How to Bring the Garden to Elderly Adults

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Is your aging mom or dad an avid gardener but had to give it up in recent years due to health issues? Now that illness, injury or age-related health issues are preventing them from an extensive garden, many elderly adults mistakenly believe that their gardening days are over. However, with some creativity, determination and support from family caregivers and elder care providers, aging adults can enjoy their beloved hobby no matter what their physical capabilities are.

Traditional Gardening vs. Container Gardening

Your elderly parent most likely had a garden plot in the backyard where they would grow fruits, vegetables and even flowers and herbs. Gardening is a lot of work, requiring bending, lifting, pulling, kneeling, twisting, grabbing and more. Aging adults can no longer do all that work for a traditional garden, especially if they use a walker or wheelchair. Many seniors are dependent on others, like elder care providers and family members, for help with their daily duties like meal preparation, dressing and medication management. However, with container gardening, seniors can take charge, feel some independence and grow most of their favorite plants without risking their health and safety.

Container gardening is the practice of growing plants in single containers or even raised beds that bring the soil up to the height of a standing or sitting person. Most plants can be grown in containers, from tomatoes and roses to green beans and blueberries. Seniors can work with easy-to-grow varieties of plants that will produce an abundance of rewards, both visual and edible. Container gardens also require much less weeding, but usually more watering, giving seniors plenty to do all summer long.

Here are a few important tips for you to consider as you make plans for a container garden this year for your aging loved one.

  • Select containers that fit the aging adult’s physical abilities. Common choices include large flower pots, raised beds, stand-up plant beds, hanging baskets and tabletop pots. Seniors should be able to access the containers without being off balance or otherwise straining themselves. Even seniors in wheelchairs can do container gardens.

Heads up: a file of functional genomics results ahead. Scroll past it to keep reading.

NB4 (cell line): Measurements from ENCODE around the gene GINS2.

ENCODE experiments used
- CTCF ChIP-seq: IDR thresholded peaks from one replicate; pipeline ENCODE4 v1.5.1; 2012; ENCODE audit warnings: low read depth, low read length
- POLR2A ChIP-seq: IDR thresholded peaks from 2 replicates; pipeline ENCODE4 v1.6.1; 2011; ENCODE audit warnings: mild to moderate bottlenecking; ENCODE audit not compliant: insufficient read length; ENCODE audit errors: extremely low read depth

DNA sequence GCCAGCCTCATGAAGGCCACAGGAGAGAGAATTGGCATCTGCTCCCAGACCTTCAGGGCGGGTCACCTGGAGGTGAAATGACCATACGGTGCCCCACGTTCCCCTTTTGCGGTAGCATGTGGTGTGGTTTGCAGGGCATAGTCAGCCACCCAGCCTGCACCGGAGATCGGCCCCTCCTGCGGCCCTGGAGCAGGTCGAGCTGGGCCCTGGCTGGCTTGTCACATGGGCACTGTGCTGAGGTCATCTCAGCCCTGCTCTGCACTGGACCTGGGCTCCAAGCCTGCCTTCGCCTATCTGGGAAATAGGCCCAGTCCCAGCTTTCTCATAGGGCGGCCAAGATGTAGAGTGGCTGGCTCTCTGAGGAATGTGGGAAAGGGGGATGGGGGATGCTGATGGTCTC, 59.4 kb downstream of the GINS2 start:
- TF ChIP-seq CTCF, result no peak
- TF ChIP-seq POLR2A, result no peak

• Choose plants that are specially cultivated to thrive in containers. Fruits, vegetables, herbs and flowers can all yield great harvests when grown in containers and cared for properly. Refer to the plant information that reveals watering preference, sun requirements and more for the best results.
  • Gardening gives aging adults the chance to be outside in the sunshine and fresh air. However, family caregivers and elder care providers need to keep safety in mind. Seniors should avoid sunburn and dehydration when outside. Morning and evening hours may be best for gardening to avoid the heat of the day. They should also do everything to help seniors avoid off-balance issues and slip and fall accidents.
  • Seniors need proper gardening tools that suit their abilities. Examples include garden tools with foam handles, wheeled caddies, garden chairs, and easy watering options. Family caregivers and elder care providers should handle any heavy lifting or strenuous work with the container garden.

Gardening is both rewarding and fun, especially for aging adults who may be spending a lot of time at home due to illness, injury and age-related health problems. With help from family caregivers and elder care providers, seniors can enjoy container gardening no matter what their abilities.

If you or an aging loved one are considering elder care in South Riding, VA, please contact the caring staff at Assisting Hands today. (703) 982-0050.